Consistent treatment of workers is a requirement under the law, the business must respond in a consistent and predictable manner in order to avoid causing adverse action to one worker over another. The policies must reflect this. A ‘zero tolerance’ policy that simply states “if you do this you will be fired” must be consistently applied. If there are conceivably mitigating circumstances, or if it was the ‘star performer’ who committed the breach the business would be compelled to respond by firing all workers who breached the policy or risk an adverse action claim from anyone they have ever fired under the policy.

Important, Will, May

Good policies outline clearly what is expected/prohibited behaviour. To make the policy valuable however, it is imperative that it takes the next step and follow the IMPORTANT, WILL ALWAYS, MAY RESULT IN structure.  In most cases the WILL ALWAYS is followed by be treated seriously and investigated, and the MAY RESULT IN is followed by a list of repercussions that are possible including retraining, performance management or dismissal.

In the case of genuine ‘zero tolerance’ policies, such as driving while under the influence this may be amended to WILL ALWAYS treat seriously and investigate and is LIKLEY TO RESULT IN/WILL RESULT IN dismissal.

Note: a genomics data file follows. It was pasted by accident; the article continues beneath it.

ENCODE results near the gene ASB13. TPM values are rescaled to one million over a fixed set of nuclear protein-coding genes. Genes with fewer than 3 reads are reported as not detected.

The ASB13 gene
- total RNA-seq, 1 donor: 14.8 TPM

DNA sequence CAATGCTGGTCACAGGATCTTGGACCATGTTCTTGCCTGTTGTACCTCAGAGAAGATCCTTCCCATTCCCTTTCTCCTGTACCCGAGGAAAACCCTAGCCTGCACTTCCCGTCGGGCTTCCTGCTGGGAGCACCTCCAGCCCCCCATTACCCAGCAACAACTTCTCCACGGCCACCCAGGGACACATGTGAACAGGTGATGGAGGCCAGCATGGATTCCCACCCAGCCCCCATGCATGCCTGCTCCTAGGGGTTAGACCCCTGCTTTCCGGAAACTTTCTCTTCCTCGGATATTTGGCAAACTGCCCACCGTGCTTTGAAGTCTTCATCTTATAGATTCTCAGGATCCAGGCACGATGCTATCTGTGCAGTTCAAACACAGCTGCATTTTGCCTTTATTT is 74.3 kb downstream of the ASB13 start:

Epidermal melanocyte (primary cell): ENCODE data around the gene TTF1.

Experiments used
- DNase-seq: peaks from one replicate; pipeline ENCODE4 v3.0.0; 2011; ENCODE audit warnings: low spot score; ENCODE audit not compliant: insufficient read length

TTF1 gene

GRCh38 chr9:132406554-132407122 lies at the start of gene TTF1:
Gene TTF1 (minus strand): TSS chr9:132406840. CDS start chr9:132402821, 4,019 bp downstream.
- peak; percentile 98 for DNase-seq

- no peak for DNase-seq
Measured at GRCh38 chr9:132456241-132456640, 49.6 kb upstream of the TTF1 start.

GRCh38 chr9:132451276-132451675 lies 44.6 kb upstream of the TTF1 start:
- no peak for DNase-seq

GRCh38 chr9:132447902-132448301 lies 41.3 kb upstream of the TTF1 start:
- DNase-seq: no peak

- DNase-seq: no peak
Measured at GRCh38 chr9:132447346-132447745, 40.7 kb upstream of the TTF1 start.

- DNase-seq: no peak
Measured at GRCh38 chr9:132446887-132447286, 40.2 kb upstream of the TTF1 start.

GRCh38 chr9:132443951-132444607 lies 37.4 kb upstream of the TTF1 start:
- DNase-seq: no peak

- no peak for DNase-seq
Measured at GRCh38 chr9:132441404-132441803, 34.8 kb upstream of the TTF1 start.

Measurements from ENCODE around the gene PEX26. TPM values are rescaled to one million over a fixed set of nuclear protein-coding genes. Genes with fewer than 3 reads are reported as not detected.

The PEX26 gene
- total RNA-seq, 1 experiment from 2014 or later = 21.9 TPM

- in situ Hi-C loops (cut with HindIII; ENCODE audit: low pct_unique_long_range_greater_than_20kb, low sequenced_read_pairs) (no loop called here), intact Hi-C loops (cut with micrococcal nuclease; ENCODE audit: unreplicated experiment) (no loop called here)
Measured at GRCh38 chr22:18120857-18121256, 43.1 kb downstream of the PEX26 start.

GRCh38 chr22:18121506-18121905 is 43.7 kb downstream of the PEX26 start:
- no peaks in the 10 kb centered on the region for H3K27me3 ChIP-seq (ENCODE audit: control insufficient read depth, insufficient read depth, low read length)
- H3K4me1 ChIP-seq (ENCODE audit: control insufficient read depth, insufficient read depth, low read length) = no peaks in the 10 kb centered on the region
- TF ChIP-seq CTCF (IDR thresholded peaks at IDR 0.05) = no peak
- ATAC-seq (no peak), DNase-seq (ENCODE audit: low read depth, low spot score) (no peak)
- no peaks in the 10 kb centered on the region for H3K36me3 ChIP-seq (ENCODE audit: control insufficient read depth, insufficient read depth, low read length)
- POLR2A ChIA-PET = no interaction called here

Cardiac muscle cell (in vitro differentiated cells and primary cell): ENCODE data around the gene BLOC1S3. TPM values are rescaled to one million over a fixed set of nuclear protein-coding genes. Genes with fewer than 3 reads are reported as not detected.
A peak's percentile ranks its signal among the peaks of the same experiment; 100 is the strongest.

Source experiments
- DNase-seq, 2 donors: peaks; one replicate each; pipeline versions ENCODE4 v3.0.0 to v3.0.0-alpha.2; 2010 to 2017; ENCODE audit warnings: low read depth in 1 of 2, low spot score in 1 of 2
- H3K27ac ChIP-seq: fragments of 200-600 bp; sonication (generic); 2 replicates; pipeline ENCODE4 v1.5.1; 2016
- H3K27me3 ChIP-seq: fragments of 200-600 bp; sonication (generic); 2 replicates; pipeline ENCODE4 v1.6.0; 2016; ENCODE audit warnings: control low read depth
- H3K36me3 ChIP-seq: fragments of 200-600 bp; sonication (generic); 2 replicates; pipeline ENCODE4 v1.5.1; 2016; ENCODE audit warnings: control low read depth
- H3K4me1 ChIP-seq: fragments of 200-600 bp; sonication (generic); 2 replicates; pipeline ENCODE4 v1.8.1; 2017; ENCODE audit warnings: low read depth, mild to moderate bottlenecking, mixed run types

For example: XYZ company has a policy against the wearing of purple shirts. This is considered a key critical business policy, as the wearing of purple shirts will result in the downfall of the business. Such a policy should clearly articulate this and then conclude with

“The conduct of all workers in this area is considered to be VITAL to the ongoing viability of the business. Breaches of this policy WILL ALWAYS be treated seriously and investigated and MAY RESULT IN retraining, performance management or dismissal based on the circumstances of the breach, with dismissal being the MOST LIKLEY”

I’ts Alive!!!!

In order to be valuable policies must be a part of the business operations to be real they must live! This means management must be aware of them and utilise them in situations regarding the behaviours they cover.  Workers must be appropriately trained in the policies. This means a discussion, tool box talk or formal training where the workers can explore the behaviours that will breach the policy and the actual repercussions.

This should not be a one off thing. Good policies are part of every day work life, and should be communicated when there are changes, as part of ongoing discussions (annually?) and after each incident to ensure that all workers understand the expectations and the business can foster a harmonious and productive working environment.

Here to Help

ACAPMA members are reminded that the ACAPMAlliance Workplace Relations Professionals are available to assist with all employment matters. For more information just call 1300 160 270.

HR Highlights are things to consider, implement and watch out for in your business. They are provided as general advice and you should seek further advice on your situation by calling 1300 160 270 and speaking to one of the ACAPMA Workplace Relations Professionals its free for members.

ACAPMA membership is affordable at only $770 per year for a single site and valuable with sites gaining HR advice support and representation as well as a raft of other benefits and discounts. Click here to apply for ACAPMA membership.